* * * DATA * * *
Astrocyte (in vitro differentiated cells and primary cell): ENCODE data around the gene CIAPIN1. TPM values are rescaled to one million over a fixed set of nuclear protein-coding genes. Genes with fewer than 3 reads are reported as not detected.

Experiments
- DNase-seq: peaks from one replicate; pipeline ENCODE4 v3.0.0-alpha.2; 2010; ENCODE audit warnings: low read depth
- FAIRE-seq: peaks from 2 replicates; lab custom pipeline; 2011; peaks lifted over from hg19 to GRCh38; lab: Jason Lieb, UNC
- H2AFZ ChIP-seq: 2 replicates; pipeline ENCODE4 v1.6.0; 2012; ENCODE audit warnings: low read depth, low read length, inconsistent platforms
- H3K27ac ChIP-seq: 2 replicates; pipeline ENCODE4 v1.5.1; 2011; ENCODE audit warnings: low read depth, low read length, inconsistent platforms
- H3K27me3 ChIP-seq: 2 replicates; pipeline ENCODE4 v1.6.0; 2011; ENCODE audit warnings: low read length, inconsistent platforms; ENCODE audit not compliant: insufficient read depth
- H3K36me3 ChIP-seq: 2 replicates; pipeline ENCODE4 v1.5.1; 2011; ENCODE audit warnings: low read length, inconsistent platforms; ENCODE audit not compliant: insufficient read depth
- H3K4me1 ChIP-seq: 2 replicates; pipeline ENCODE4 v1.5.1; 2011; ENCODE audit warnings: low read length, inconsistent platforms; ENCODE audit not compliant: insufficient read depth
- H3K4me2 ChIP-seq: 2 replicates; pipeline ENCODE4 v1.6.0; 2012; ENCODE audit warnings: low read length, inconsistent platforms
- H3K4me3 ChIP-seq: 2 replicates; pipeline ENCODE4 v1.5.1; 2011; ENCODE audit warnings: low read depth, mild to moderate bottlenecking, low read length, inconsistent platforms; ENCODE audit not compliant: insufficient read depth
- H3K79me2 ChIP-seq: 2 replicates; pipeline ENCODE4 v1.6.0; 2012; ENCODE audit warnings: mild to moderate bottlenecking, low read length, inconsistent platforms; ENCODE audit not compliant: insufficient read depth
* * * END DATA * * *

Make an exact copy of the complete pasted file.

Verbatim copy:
Astrocyte (in vitro differentiated cells and primary cell): ENCODE data around the gene CIAPIN1. TPM values are rescaled to one million over a fixed set of nuclear protein-coding genes. Genes with fewer than 3 reads are reported as not detected.

Experiments
- DNase-seq: peaks from one replicate; pipeline ENCODE4 v3.0.0-alpha.2; 2010; ENCODE audit warnings: low read depth
- FAIRE-seq: peaks from 2 replicates; lab custom pipeline; 2011; peaks lifted over from hg19 to GRCh38; lab: Jason Lieb, UNC
- H2AFZ ChIP-seq: 2 replicates; pipeline ENCODE4 v1.6.0; 2012; ENCODE audit warnings: low read depth, low read length, inconsistent platforms
- H3K27ac ChIP-seq: 2 replicates; pipeline ENCODE4 v1.5.1; 2011; ENCODE audit warnings: low read depth, low read length, inconsistent platforms
- H3K27me3 ChIP-seq: 2 replicates; pipeline ENCODE4 v1.6.0; 2011; ENCODE audit warnings: low read length, inconsistent platforms; ENCODE audit not compliant: insufficient read depth
- H3K36me3 ChIP-seq: 2 replicates; pipeline ENCODE4 v1.5.1; 2011; ENCODE audit warnings: low read length, inconsistent platforms; ENCODE audit not compliant: insufficient read depth
- H3K4me1 ChIP-seq: 2 replicates; pipeline ENCODE4 v1.5.1; 2011; ENCODE audit warnings: low read length, inconsistent platforms; ENCODE audit not compliant: insufficient read depth
- H3K4me2 ChIP-seq: 2 replicates; pipeline ENCODE4 v1.6.0; 2012; ENCODE audit warnings: low read length, inconsistent platforms
- H3K4me3 ChIP-seq: 2 replicates; pipeline ENCODE4 v1.5.1; 2011; ENCODE audit warnings: low read depth, mild to moderate bottlenecking, low read length, inconsistent platforms; ENCODE audit not compliant: insufficient read depth
- H3K79me2 ChIP-seq: 2 replicates; pipeline ENCODE4 v1.6.0; 2012; ENCODE audit warnings: mild to moderate bottlenecking, low read length, inconsistent platforms; ENCODE audit not compliant: insufficient read depth